(Bloomberg Opinion) -- Last week, Amazon.com Inc. announced a pledge to increase its employees’ minimum wage to $15 an hour to much fanfare from the left, and at least some from the right. But those raises aren’t coming for free; to help pay for them, Amazon has said it will eliminate its hourly workers’ monthly bonuses and stock awards.
I don’t have a view on what’s the right minimum wage for Amazon. But the fact that Amazon is raising base wages while eliminating performance pay should give us pause.
The new policy will reduce wage inequality among Amazon’s hourly workers. That’s probably a good thing, because there’s solid evidence that inequality among even low-level workers can be bad for business. The change will also reduce individual workers’ wage variability; this should make those workers more able to plan and save for the future. And it sounds as if the new policy may put more cash in workers’ pockets overall; Bloomberg News reported that Amazon expects total compensation for hourly operations and customer-service workers to increase.
But there’s another angle to consider. At $15, Amazon is paying wages higher than its workers can get on the outside -- what economists call efficiency wages. This will help Amazon attract and retain skilled and motivated hourly workers. But at the same time, it means that everyone who falls below the level of productivity that merits the higher wage will be at risk of losing their jobs.
How much should this worry us? Let’s think about Amazon’s workers who were previously making just minimum wage, and not getting any performance bonuses. If those workers were already performing at a level worth $15 an hour, then the new policy is a boon -- the workers just get paid more for the work they were already doing. This could easily be the case if Amazon were keeping wages low because its workers didn’t have many other options.
But suppose instead that those minimum-wage employees were really doing work worth less than $15 an hour. If they can’t increase their output to the $15 an hour level, then they may well be on the way out.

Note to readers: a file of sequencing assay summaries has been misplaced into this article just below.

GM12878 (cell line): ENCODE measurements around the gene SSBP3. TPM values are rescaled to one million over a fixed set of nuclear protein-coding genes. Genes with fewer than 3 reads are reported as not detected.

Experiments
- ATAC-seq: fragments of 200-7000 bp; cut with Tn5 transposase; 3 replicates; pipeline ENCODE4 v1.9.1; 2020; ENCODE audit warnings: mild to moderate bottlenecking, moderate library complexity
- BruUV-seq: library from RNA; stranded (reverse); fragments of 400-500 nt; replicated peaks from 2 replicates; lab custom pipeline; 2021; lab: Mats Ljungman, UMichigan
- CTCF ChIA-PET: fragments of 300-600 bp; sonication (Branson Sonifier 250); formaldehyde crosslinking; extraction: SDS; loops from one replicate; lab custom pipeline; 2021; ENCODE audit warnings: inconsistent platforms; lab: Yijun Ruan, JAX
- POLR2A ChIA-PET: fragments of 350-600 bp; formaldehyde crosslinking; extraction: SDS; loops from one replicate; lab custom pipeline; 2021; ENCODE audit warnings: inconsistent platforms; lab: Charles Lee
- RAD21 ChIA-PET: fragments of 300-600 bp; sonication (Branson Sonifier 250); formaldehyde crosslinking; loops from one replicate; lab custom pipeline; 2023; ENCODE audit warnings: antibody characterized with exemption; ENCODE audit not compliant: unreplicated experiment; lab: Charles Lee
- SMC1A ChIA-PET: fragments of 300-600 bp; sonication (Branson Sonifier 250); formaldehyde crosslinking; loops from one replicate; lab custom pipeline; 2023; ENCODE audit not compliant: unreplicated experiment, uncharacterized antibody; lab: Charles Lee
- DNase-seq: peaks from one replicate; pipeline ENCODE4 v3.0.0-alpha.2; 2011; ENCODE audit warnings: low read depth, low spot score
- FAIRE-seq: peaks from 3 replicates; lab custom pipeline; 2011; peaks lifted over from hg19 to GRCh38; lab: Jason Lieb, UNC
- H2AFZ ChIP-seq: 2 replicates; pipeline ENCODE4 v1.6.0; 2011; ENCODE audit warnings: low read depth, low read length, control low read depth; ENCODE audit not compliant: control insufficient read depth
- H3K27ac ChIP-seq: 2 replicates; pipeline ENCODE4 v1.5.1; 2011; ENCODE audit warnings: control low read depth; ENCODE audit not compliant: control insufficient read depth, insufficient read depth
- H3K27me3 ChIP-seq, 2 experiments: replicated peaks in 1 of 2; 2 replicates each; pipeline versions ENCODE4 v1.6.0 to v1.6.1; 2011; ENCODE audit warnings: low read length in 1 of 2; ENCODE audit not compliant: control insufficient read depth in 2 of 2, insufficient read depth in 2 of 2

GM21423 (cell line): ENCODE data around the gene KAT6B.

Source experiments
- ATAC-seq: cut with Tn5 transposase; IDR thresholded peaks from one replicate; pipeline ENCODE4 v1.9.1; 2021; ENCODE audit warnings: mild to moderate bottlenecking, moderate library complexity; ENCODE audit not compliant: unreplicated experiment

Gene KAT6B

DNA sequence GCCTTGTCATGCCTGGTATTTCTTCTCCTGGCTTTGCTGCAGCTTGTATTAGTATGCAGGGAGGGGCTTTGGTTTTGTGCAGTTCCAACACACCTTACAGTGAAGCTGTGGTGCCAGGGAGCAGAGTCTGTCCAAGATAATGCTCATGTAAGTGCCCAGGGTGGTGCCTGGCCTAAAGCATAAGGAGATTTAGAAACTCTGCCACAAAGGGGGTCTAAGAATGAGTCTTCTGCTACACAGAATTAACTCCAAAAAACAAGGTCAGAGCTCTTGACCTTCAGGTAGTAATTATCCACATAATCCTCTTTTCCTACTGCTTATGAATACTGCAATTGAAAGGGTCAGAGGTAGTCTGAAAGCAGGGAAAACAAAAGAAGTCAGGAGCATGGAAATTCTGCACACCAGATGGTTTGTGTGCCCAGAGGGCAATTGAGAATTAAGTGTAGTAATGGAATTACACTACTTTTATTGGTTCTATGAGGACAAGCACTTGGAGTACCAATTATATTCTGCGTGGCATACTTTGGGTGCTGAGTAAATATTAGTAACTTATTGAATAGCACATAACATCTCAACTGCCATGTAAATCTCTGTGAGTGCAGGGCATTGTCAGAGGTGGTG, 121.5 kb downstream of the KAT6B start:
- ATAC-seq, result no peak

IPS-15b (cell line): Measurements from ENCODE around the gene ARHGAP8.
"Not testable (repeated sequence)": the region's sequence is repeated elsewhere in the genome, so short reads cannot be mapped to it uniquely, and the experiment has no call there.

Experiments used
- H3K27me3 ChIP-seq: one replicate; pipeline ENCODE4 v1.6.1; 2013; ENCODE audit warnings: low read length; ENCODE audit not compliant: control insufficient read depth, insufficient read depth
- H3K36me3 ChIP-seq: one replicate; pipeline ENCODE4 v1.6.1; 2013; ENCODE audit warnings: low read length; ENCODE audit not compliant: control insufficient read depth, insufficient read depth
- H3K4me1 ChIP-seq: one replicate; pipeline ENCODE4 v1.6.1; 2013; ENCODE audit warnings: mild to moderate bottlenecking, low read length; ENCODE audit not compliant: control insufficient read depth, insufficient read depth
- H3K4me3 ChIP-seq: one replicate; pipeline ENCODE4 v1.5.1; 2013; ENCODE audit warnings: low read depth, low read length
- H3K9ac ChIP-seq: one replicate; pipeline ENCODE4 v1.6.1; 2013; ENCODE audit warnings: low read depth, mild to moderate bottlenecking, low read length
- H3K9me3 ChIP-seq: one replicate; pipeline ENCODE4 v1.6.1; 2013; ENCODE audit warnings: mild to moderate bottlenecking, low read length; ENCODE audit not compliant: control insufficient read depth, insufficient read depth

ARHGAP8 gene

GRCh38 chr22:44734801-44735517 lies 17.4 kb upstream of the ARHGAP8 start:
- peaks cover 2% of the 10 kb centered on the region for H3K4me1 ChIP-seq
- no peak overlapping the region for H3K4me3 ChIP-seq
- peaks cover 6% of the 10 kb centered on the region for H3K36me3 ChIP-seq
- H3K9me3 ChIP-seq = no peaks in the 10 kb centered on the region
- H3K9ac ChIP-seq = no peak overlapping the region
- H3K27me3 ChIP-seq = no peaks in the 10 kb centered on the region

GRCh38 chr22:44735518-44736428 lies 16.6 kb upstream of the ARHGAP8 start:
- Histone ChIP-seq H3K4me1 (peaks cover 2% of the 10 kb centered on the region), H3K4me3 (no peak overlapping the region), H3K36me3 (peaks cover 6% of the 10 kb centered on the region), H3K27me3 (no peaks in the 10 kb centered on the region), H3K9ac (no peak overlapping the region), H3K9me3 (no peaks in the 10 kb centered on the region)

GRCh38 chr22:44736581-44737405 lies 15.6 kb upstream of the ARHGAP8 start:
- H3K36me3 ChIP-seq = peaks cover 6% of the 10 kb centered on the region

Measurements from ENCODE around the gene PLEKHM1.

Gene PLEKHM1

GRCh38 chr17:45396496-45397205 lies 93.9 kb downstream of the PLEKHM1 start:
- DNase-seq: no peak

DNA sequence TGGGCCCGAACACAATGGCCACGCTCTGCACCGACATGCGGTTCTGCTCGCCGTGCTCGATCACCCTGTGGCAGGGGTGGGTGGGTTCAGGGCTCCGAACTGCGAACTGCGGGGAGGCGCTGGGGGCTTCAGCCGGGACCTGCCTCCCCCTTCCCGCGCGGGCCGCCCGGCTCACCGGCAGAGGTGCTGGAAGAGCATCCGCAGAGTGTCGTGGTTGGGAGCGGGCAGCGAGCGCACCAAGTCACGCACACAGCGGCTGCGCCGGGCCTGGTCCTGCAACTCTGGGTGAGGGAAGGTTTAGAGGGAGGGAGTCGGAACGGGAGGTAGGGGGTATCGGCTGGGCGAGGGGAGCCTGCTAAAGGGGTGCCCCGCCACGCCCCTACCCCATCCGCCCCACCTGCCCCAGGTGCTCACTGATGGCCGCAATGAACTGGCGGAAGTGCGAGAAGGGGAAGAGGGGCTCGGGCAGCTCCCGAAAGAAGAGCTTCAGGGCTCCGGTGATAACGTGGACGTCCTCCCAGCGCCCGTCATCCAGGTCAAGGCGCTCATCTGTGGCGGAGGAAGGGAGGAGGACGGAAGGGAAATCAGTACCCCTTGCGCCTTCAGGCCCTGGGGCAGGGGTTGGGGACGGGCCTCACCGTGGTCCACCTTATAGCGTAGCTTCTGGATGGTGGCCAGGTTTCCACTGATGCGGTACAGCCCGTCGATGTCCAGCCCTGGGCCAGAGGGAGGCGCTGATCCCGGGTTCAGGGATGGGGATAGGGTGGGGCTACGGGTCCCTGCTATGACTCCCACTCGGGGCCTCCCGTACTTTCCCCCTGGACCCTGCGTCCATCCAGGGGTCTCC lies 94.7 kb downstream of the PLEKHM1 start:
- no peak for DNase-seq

Of course if those workers can increase their output, then maybe they’ll do that. They’ll make more money, and the company’s productivity will increase -- a win for everyone. But is that possible? We know that workers respond to performance incentives. And Amazon is famously maniacal (and perhaps a bit creepy) about monitoring worker performance. So it’s likely that if the company’s lowest-paid workers were able to be more productive, Amazon would have already tried to induce that productivity through its existing bonus scheme.
Political pressure notwithstanding, that Amazon made this move at all means the company can’t be expecting a substantial reduction in employee output following the change in wage policy. Amazon must anticipate that average performance under the $15 minimum wage will be at least roughly on par with performance under the old compensation scheme.
As a result, the new policy could end up looking a lot like a sort of inverted performance-pay system, under which the reward for good performance is that you get to keep your job. The workers who continue to work for Amazon will indeed have higher base compensation, less wage variability and less inequality. But those at the bottom of the wage scale -- presumably, the workers that some had hoped would benefit most from a higher minimum wage -- might not see the same gains. Indeed, they could even be out of a job.
To contact the author of this story: Scott Duke Kominers at firstname.lastname@example.org
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My Bloomberg Opinion colleagues Shira Ovide and Noah Smith have made strong arguments that the $15 number could be reasonable for Amazon.
Understandably, of course, some employees who are currently earning bonuses are concerned that they’ll actually end up losing money.
This column does not necessarily reflect the opinion of the editorial board or Bloomberg LP and its owners.
Scott Duke Kominers is the MBA Class of 1960 Associate Professor of Business Administration at Harvard Business School, and a faculty affiliate of the Harvard Department of Economics. Previously, he was a junior fellow at the Harvard Society of Fellows and the inaugural research scholar at the Becker Friedman Institute for Research in Economics at the University of Chicago.
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